Belding's ground squirrel
A small ground squirrel that spends half the year hibernating underground and the other half feeding on grasses and seeds.
2-4 years with males living 2-3 years and females 3-4.
A small ground squirrel with a short tail and very small rounded ears. The fur is short all over and uniformly brown with slight pale markings around the eyes.
Far western USA (California, Nevada, Oregon, Idaho).
Grasses, flowers and seeds with occasional birds' eggs and carrion (and sometimes each others' young).
Belding's ground squirrels spend the day above ground during the summer (from May to October) and hibernate during the winter in their underground burrow systems. Females share their territory with related females, and co-operate to defend it and raise the alarm if a predator is seen.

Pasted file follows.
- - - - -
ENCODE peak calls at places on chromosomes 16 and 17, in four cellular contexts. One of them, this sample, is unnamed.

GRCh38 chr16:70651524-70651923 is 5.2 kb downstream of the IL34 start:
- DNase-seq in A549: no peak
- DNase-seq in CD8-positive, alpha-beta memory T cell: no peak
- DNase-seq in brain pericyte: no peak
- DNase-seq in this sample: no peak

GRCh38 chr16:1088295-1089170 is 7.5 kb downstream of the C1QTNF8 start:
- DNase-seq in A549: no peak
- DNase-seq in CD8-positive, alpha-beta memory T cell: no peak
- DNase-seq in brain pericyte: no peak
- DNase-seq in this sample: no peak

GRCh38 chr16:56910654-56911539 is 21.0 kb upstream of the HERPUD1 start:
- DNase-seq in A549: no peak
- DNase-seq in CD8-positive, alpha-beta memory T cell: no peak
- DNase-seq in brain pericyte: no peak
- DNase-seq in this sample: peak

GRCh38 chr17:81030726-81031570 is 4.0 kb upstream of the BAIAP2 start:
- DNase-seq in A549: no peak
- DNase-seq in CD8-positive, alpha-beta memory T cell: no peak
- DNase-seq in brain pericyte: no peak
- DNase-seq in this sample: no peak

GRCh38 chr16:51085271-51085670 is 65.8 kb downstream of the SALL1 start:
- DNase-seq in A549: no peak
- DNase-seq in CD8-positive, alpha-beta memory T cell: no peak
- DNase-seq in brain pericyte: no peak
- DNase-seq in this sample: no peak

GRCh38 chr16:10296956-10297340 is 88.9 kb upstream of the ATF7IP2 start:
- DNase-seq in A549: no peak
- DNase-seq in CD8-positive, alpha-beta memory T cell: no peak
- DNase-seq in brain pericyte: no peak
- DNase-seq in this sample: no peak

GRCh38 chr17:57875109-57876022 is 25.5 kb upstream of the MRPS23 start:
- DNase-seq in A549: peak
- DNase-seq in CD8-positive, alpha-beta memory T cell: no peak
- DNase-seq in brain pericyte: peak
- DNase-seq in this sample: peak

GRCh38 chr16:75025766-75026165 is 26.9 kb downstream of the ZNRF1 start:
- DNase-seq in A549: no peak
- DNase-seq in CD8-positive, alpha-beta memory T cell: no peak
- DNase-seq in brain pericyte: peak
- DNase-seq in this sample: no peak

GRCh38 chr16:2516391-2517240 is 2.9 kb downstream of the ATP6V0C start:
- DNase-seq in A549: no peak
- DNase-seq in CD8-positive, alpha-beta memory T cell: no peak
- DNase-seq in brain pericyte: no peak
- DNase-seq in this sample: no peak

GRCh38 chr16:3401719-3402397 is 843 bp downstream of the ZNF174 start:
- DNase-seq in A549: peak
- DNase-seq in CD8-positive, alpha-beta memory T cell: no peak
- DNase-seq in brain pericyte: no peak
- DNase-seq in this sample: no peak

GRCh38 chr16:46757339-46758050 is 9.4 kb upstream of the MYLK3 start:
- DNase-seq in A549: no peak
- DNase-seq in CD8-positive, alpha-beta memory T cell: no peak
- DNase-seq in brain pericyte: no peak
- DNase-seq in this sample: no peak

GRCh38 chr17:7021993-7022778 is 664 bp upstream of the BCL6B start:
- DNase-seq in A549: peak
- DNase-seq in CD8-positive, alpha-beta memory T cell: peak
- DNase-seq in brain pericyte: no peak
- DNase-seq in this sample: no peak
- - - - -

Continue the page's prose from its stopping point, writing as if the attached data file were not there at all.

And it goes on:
Males emerge from hibernation just before the females, often when there is still snow on the ground, and defend small territories against other males. Females will mate with several males and then dig her own nest burrow and line it with dried grass. She gives birth after 24 days to about 5 pups, which she weans after 27 days. They then emerge above ground. Male pups disperse at this point whilst female pups usually stay in the mother's territory. The adult males re-enter hibernation in the late summer - sometimes before the young have even emerged from their nest. The adult females start to hibernate in early autumn, and the pups finally hibernate at the beginning of October once they have put on as much fat as they can for their risky first hibernation.
Not thought to be under threat.
They have a range of different calls for different degrees of danger. A high-pitched whistle for a hawk or a staccato trill for a ground-living predator.